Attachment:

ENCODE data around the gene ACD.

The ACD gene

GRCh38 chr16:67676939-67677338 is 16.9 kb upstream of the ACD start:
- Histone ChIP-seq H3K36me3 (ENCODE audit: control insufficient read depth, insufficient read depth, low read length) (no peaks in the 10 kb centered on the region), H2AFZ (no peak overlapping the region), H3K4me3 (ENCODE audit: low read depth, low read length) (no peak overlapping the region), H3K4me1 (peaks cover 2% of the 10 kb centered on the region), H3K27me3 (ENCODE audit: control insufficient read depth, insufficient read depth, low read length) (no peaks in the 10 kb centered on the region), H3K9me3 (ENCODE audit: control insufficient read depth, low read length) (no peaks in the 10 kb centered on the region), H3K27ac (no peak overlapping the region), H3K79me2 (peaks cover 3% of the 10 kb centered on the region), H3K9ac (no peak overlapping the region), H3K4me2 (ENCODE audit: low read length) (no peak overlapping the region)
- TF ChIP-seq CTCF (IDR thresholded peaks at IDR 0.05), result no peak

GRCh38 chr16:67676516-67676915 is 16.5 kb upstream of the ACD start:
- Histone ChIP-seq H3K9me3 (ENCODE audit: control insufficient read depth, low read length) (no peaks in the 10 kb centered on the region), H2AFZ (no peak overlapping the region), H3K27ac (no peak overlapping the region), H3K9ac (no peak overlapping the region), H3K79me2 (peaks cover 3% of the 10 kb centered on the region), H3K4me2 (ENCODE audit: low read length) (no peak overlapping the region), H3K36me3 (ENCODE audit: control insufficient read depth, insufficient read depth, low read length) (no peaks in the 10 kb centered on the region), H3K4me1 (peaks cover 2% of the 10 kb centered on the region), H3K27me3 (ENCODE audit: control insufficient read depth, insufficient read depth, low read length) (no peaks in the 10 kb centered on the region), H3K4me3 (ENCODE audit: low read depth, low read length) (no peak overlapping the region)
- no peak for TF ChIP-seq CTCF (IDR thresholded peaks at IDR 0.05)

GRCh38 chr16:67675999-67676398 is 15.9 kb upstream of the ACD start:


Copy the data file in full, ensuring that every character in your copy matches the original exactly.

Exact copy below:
ENCODE data around the gene ACD.

The ACD gene

GRCh38 chr16:67676939-67677338 is 16.9 kb upstream of the ACD start:
- Histone ChIP-seq H3K36me3 (ENCODE audit: control insufficient read depth, insufficient read depth, low read length) (no peaks in the 10 kb centered on the region), H2AFZ (no peak overlapping the region), H3K4me3 (ENCODE audit: low read depth, low read length) (no peak overlapping the region), H3K4me1 (peaks cover 2% of the 10 kb centered on the region), H3K27me3 (ENCODE audit: control insufficient read depth, insufficient read depth, low read length) (no peaks in the 10 kb centered on the region), H3K9me3 (ENCODE audit: control insufficient read depth, low read length) (no peaks in the 10 kb centered on the region), H3K27ac (no peak overlapping the region), H3K79me2 (peaks cover 3% of the 10 kb centered on the region), H3K9ac (no peak overlapping the region), H3K4me2 (ENCODE audit: low read length) (no peak overlapping the region)
- TF ChIP-seq CTCF (IDR thresholded peaks at IDR 0.05), result no peak

GRCh38 chr16:67676516-67676915 is 16.5 kb upstream of the ACD start:
- Histone ChIP-seq H3K9me3 (ENCODE audit: control insufficient read depth, low read length) (no peaks in the 10 kb centered on the region), H2AFZ (no peak overlapping the region), H3K27ac (no peak overlapping the region), H3K9ac (no peak overlapping the region), H3K79me2 (peaks cover 3% of the 10 kb centered on the region), H3K4me2 (ENCODE audit: low read length) (no peak overlapping the region), H3K36me3 (ENCODE audit: control insufficient read depth, insufficient read depth, low read length) (no peaks in the 10 kb centered on the region), H3K4me1 (peaks cover 2% of the 10 kb centered on the region), H3K27me3 (ENCODE audit: control insufficient read depth, insufficient read depth, low read length) (no peaks in the 10 kb centered on the region), H3K4me3 (ENCODE audit: low read depth, low read length) (no peak overlapping the region)
- no peak for TF ChIP-seq CTCF (IDR thresholded peaks at IDR 0.05)

GRCh38 chr16:67675999-67676398 is 15.9 kb upstream of the ACD start: